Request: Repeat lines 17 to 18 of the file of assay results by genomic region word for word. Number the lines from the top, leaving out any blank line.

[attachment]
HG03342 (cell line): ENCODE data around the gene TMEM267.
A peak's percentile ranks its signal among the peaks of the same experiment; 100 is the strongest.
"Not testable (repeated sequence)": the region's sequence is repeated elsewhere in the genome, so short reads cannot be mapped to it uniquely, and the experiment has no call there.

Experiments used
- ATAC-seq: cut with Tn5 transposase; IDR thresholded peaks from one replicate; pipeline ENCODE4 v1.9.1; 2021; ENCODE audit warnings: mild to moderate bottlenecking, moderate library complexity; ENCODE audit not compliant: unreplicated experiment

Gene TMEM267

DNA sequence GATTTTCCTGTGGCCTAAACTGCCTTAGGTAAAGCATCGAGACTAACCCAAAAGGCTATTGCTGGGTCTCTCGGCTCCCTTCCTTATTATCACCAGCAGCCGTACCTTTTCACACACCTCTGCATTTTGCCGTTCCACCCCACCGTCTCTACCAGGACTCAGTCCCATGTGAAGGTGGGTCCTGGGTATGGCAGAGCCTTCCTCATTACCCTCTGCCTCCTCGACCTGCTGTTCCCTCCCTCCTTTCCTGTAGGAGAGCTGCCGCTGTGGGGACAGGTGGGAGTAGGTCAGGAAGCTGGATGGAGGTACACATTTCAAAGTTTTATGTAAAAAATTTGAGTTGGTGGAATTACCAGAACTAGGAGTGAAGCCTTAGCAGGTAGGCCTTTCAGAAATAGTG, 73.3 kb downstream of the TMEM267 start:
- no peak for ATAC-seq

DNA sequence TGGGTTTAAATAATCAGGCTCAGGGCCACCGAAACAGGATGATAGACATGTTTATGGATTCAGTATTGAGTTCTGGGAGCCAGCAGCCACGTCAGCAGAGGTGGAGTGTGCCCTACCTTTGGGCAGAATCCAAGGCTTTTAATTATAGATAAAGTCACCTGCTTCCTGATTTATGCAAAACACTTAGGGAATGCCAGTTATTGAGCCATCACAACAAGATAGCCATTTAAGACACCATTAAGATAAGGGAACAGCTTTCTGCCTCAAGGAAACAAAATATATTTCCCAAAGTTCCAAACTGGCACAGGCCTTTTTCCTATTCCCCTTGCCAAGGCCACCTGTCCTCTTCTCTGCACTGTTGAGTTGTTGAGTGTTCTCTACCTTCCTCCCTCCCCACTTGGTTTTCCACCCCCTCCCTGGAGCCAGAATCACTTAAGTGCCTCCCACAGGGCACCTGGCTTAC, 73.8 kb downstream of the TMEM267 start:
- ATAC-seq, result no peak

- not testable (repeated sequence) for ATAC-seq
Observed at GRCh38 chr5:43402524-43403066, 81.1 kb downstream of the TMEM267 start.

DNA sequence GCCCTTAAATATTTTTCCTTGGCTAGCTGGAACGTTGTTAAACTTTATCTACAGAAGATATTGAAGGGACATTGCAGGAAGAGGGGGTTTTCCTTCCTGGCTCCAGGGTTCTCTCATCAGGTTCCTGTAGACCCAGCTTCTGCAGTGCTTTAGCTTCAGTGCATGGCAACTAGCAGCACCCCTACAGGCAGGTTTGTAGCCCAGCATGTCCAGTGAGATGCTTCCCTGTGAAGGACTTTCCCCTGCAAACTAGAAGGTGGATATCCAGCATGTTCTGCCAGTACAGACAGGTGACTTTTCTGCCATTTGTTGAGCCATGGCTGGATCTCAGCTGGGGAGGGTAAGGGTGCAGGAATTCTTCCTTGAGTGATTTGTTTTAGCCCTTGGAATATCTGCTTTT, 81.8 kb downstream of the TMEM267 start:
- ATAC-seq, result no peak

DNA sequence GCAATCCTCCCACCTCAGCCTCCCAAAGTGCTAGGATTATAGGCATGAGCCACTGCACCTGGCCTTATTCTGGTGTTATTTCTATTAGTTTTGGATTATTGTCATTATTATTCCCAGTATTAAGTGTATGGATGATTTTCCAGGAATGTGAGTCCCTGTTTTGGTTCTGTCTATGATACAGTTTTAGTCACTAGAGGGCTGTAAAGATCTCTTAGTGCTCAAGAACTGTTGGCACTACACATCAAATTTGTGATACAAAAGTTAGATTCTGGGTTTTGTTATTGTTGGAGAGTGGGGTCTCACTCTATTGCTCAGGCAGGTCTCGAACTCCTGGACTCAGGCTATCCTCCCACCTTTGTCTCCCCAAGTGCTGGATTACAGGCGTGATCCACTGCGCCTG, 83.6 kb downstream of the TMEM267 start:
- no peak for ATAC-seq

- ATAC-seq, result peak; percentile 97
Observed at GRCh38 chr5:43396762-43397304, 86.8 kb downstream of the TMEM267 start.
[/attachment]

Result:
- ATAC-seq, result peak; percentile 97
Observed at GRCh38 chr5:43396762-43397304, 86.8 kb downstream of the TMEM267 start.